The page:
Join us on Friday, February 8th at 7:00 pm in Room 132 of the Archaeology Building (55 Campus Drive) for our next meeting! Cara Pollio (Western Heritage) will be presenting on “Archaeological Investigations at the No. 39 Swift Current Flying Training Services School”. All are welcome!
Abstract:Archaeological Investigations at the No. 39 Swift Current Flying Training Services School
The Swift Current Museum is investigating a reported buried pit associated with the disposal of World War II era materials from the No. 39 Swift Current Flying Training Services School (S.F.T.S.). In 2015, the Swift Current Museum contracted Western Heritage to complete a near surface geophysical survey (NGS), using Ground Penetrating Radar (GPR) and magnetometry, of certain areas of the present-day Swift Current Airbase, where the pit was thought to be located. The NGS resulted in the identification of several anomalies that were flagged for investigation. Three trenches were excavated in 2016 to investigate the anomalies. The trenches revealed stratigraphic information about the site and produced multiple diagnostic historic artifacts. The presentation, will review the project context, the results of the NGS and trenching work, and the artifact analysis of the collected materials from the trenching and ground surface collection.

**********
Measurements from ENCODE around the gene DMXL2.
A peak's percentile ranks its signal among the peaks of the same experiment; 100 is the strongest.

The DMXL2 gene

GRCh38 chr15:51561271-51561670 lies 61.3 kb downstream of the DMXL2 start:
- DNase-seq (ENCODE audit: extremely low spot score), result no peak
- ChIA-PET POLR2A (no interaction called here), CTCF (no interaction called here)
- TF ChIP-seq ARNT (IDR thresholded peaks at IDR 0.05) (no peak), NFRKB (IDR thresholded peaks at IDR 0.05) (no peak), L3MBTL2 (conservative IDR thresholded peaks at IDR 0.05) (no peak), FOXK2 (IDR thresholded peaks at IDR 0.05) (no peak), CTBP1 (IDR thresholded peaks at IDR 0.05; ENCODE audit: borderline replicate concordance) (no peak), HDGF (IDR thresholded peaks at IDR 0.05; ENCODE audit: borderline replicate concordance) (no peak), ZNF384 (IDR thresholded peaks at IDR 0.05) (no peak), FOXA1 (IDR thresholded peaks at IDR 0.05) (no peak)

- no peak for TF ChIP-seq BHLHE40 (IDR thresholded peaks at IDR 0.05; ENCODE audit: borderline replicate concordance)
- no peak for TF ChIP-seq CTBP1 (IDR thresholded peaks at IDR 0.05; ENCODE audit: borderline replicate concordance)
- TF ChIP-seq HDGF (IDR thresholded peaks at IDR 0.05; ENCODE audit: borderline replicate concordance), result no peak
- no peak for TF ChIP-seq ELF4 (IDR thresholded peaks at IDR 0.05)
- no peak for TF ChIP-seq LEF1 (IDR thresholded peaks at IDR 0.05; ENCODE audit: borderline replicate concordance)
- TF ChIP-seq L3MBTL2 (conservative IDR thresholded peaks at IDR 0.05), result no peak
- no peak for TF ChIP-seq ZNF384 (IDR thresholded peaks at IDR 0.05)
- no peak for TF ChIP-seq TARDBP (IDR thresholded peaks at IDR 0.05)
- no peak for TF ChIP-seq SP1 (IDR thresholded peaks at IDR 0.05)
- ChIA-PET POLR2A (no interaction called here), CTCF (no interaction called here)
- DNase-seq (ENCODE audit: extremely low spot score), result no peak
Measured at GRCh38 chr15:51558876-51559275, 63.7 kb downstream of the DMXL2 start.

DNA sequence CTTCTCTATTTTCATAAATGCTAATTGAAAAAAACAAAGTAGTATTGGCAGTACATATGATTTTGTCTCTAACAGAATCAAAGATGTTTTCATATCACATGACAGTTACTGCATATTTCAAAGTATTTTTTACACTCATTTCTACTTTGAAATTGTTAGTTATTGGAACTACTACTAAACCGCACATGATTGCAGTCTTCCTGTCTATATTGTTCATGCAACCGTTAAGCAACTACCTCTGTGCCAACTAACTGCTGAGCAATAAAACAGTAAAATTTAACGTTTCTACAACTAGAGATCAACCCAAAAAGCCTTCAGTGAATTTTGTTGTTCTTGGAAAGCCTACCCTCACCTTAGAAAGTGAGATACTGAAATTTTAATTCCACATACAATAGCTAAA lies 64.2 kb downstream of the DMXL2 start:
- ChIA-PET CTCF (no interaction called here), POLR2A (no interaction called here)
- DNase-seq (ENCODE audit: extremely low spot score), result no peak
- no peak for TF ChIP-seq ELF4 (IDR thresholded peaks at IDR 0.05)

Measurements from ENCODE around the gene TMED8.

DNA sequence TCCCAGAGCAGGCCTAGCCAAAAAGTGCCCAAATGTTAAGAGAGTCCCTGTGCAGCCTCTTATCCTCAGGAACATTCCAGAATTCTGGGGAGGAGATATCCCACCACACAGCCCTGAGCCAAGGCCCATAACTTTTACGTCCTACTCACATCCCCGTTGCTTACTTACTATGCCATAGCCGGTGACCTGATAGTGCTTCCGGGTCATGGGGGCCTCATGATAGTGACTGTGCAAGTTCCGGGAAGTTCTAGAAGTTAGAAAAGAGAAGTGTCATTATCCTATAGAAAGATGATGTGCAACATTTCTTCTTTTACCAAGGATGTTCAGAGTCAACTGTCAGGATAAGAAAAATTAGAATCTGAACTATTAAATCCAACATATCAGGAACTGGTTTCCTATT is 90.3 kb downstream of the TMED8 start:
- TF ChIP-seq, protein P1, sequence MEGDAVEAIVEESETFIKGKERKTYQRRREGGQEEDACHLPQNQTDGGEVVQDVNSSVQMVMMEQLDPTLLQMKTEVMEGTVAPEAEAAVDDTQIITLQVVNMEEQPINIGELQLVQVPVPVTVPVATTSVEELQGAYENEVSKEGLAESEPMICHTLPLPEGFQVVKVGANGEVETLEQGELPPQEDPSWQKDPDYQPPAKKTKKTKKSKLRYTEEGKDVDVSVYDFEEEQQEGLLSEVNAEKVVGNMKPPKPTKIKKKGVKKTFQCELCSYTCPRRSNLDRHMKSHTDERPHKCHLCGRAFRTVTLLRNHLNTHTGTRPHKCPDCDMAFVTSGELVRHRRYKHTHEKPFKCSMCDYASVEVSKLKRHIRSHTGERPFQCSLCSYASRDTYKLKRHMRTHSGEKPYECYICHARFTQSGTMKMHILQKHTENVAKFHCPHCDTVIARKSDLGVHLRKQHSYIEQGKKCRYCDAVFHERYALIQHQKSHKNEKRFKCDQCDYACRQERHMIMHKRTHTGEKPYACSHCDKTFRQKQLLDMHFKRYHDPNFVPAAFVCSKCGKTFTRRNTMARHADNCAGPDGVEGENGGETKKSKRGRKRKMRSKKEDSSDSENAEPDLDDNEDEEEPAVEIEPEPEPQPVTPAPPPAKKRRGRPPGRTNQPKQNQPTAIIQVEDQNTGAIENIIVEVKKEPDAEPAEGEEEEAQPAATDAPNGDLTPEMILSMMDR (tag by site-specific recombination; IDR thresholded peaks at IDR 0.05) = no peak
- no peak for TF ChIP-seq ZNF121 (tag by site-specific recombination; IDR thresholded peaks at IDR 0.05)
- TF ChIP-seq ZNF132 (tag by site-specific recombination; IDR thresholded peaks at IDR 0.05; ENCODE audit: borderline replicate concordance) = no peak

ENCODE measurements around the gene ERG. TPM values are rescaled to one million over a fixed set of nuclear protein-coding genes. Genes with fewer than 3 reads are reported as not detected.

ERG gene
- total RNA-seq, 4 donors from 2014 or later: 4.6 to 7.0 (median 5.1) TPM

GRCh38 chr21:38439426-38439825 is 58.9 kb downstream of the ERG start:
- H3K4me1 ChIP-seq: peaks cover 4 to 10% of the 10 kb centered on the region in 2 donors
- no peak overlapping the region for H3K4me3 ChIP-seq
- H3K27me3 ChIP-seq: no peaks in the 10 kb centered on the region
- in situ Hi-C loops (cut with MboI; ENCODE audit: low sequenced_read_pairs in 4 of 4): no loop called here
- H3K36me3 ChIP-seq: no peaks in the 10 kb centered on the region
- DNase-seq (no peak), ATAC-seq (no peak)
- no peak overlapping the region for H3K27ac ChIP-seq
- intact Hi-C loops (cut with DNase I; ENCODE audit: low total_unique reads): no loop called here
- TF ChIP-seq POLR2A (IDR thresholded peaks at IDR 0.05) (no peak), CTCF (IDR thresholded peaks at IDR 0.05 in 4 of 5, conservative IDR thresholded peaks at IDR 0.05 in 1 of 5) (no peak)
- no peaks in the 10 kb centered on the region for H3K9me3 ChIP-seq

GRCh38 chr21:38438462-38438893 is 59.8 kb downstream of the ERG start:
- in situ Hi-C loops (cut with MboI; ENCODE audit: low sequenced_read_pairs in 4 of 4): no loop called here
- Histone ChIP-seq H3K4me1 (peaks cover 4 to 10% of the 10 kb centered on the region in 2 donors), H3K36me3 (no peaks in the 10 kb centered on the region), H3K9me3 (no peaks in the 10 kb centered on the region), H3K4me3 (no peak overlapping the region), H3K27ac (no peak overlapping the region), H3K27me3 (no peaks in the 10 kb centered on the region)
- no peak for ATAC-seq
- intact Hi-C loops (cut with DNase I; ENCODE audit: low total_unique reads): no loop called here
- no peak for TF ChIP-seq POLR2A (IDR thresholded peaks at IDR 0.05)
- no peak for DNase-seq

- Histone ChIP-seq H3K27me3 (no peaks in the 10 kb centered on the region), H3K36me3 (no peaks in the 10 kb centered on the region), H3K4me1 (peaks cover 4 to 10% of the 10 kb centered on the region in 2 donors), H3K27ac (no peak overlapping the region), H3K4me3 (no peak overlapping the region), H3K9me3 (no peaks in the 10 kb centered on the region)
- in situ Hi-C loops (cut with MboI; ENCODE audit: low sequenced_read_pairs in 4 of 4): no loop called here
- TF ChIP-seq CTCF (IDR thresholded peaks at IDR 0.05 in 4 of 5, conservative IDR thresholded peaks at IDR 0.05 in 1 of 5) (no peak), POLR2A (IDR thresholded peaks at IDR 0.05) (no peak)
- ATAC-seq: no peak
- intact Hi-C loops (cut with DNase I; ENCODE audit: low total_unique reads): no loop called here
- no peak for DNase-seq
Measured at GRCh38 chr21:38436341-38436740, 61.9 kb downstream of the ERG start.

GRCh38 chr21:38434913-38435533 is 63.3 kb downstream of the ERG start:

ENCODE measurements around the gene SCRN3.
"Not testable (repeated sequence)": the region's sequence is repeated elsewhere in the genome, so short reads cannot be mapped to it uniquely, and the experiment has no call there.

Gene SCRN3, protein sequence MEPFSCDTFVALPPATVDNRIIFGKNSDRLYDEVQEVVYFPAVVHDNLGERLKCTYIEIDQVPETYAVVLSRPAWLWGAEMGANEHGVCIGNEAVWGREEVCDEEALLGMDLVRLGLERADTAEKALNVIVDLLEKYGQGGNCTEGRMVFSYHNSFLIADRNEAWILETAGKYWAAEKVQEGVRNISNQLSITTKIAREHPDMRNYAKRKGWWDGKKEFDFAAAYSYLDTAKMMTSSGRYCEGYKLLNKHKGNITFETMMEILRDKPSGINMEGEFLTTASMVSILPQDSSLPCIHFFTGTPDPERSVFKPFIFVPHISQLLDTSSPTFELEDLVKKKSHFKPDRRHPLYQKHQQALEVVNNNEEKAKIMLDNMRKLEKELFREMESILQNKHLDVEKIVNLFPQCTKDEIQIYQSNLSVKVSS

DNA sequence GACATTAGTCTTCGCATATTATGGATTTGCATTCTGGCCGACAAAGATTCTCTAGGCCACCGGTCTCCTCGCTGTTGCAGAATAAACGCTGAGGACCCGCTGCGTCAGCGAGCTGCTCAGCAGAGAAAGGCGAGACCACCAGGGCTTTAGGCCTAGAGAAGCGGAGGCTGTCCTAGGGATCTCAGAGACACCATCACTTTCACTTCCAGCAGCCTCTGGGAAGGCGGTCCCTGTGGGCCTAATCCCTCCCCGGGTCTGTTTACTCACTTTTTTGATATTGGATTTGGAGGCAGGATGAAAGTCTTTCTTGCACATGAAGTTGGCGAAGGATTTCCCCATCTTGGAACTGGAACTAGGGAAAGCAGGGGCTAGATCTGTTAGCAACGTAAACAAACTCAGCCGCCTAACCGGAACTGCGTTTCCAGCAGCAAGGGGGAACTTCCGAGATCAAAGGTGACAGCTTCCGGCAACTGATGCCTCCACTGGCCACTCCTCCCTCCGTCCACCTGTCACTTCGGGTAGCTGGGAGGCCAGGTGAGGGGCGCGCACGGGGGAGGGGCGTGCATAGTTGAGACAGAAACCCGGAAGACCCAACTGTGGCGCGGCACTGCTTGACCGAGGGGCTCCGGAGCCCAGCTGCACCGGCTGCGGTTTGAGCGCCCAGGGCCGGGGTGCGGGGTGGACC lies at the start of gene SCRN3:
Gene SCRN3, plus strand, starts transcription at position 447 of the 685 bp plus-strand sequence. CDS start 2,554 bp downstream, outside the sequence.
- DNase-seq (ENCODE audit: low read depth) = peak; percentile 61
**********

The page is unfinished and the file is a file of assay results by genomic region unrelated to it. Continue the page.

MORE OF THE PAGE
Biography: Cara Pollio is a consulting archaeologist working for Western Heritage out of Regina. She has 15 years of archaeological experience working extensively in Saskatchewan, Alberta, and Manitoba. She has worked with public non-profit organizations, university field schools, provincial government agencies, and various petroleum, mining, and forestry companies and has experience in all of the geographic regions (especially the plains, parkland, and boreal forest) of Saskatchewan, Alberta, and Manitoba. Her areas of expertise are archaeological consultation for industry and zooarchaeology with a specific focus on Canadian historic and pre-contact faunal analysis. Her MA thesis (U of S) was a Scanning Electron Microscope study of cut marks on bison remains from Fish Creek park in Calgary.
Join us on Friday, January 11th at 7:00 pm in Room 132 of the Archaeology Building (55 Campus Drive) for the first lecture of 2019! Angela Burant and Olenka Kawchuk (Department of Archaeology and Anthropology, University of Saskatchewan) will be presenting “shíshálh Archaeological Research Project: An Experience in Community Archaeology”. All are welcome!